Previous evidence suggests optical treatments hold promise for treating migraine and photophobia. We designed an optical notch filter, centered at 480nm to reduce direct stimulation of intrinsically photosensitive retinal ganglion cells. We used thin-film technology to integrate the filter into spectacle lenses. Our objective was to determine if an optical notch filter, designed to attenuate activity of intrinsically photosensitive retinal ganglion cells, could reduce headache impact in chronic migraine subjects. For this randomized, double-masked study, our primary endpoint was the Headache Impact Test (HIT-6; GlaxoSmithKline, Brentford, Middlesex, UK). We developed two filters: the therapeutic filter blocked visible light at 480nm; a 620nm filter was designed as a sham. Participants were asked to wear lenses with one of the filters for 2weeks; after 2weeks when no lenses were worn, they wore lenses with the other filter for 2weeks. Of 48 subjects, 37 completed the study. Wearing either the 480 or 620nm lenses resulted in clinically and statistically significant HIT-6 reductions. However, there was no significant difference when comparing overall effect of the 480 and 620nm lenses. Although the 620nm filter was designed as a sham intervention, research published following the trial indicated that melanopsin, the photopigment in intrinsically photosensitive retinal ganglion cells, is bi-stable. This molecular property may explain the unexpected efficacy of the 620nm filter. These preliminary findings indicate that lenses outfitted with a thin-film optical notch filter may be useful in treating chronic migraine.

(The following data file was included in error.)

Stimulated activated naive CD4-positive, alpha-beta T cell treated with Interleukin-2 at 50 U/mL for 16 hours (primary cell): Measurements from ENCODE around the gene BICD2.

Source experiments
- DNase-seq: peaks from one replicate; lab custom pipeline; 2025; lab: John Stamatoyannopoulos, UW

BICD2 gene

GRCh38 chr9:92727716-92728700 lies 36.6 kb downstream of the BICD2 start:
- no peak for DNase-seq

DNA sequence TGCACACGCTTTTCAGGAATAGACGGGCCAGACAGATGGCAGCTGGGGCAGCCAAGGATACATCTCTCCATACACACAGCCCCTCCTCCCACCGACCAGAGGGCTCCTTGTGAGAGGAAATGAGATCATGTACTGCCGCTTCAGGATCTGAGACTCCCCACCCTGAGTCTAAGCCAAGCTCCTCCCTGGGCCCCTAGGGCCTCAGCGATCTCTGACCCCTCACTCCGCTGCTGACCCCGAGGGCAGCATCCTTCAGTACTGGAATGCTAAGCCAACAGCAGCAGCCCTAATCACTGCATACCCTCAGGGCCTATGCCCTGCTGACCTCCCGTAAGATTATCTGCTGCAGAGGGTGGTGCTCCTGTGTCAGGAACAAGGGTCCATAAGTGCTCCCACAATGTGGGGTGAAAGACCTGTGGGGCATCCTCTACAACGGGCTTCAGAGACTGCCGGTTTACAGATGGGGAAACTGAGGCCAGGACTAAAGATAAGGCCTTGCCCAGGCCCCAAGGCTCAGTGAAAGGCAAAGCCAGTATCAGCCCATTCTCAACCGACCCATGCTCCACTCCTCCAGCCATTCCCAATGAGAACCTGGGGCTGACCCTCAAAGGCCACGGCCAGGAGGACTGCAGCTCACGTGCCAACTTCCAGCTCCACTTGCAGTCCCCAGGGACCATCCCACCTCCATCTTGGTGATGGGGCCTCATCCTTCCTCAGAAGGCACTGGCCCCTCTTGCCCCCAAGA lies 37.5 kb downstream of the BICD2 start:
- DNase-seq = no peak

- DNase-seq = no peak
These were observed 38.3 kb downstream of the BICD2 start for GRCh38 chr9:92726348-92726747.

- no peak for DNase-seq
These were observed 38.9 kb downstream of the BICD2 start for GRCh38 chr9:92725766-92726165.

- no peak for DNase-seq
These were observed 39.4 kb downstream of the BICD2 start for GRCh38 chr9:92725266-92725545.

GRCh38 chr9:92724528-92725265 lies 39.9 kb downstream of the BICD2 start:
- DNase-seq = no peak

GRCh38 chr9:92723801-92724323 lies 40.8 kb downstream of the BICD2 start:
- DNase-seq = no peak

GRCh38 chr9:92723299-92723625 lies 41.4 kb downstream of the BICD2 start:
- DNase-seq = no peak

Keywords: Intrinsically photosensitive retinal ganglion cells; Light sensitivity; Melanopsin; Migraine; Photophobia; Thin-film.
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